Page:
Earthquakes happen where plates in the Earth's crust meet.
When the plates get stuck there is a fault.
Earthquakes happen at these faults.
Most earthquakes happen under the sea.
The Earth's crust
The Earth's crust is not just one huge rock 'skin'. It actually consists of 20 pieces called 'tectonic plates'. Earth's hills and mountains were formed as these plates bumped into each other forcing the land to rise.
Causes of an earthquake
The tectonic plates are always moving. They usually slide past each other very very slowly, and the movement is not noticeable. If the edges of the plates get stuck, rocks bend and split, causing a fault, or a weakness, in the Earth's crust. Where the plates are stuck, pressure builds up, until there is a violent release of energy and the Earth shakes.
Most earthquakes occur under the sea. There are about 3000 earthquakes every day, many are so small that they are not noticed.
Volcanoes that are erupting can also cause earthquakes.
Large earthquakes shake the ground and destroy buildings. People get killed or injured, and gas and water pipes underground are twisted and can burst. Railway lines get buckled by the earthquake.
Measuring the strength of an earthquake
Scientists use instruments called seismographs (say size-mu-graphs) to measure the strength of tremors and earthquakes.
The Richter Scale, named after Dr. Charles F. Richter of the California Institute of Technology, is the best known scale for measuring the magnitude of earthquakes. The Richter Scale is the measure of the tremors.
The Modified Mercalli Scale measures the damage caused by an earthquake.
Earthquakes under the sea can start a tsunami that travels towards the coasts of nearby islands or countries, threatening the people who live there.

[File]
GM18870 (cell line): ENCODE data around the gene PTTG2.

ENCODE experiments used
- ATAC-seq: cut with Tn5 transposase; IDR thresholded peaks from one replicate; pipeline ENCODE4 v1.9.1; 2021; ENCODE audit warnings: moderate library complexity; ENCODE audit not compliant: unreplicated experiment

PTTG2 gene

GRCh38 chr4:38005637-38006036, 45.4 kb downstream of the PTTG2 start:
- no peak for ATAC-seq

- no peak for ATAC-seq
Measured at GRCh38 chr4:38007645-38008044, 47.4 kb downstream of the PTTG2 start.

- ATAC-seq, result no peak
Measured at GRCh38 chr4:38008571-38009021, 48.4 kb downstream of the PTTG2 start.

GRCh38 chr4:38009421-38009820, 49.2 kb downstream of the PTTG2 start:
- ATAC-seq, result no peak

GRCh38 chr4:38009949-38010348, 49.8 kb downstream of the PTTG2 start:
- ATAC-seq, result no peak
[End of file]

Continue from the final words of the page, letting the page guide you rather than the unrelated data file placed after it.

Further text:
This site has more information about earthquakes
Read about the Richter Scale and the Modified Mercalli Scale:
Read the kidcyber page:
A tsunami is a huge wave.
It is causes by an earthquake.
Tsunami is a Japanese meaning 'harbour wave
What is a tsunami?
A tsunami is a huge, long wave that comes suddenly and often without warning.
What causes a tsunami?
When an earthquake or volcano occurs, the vibrations cause a drop in the sea bed and water floods into the gap. When the gap is full, water rushes back in the opposite direction and creates a long wave.
Movement of tsunami
At sea, a tsunami is only slightly higher than other waves. A tsunami moves at great speed, up to 800 km per hour. As it moves nearer to the coast it slows down and can become higher than 50 metres.
By the time the wave reaches the land, it is a high wall of moving water that crashes onto the land. The volume of water and the force of its impact causes huge devastation. It then draws back into the sea again, dragging with it anything in its path.
'Tsunami' is a Japanese meaning 'harbour wave'. They used to be called 'tidal waves', but this is an inaccurate term as they are not caused by tides.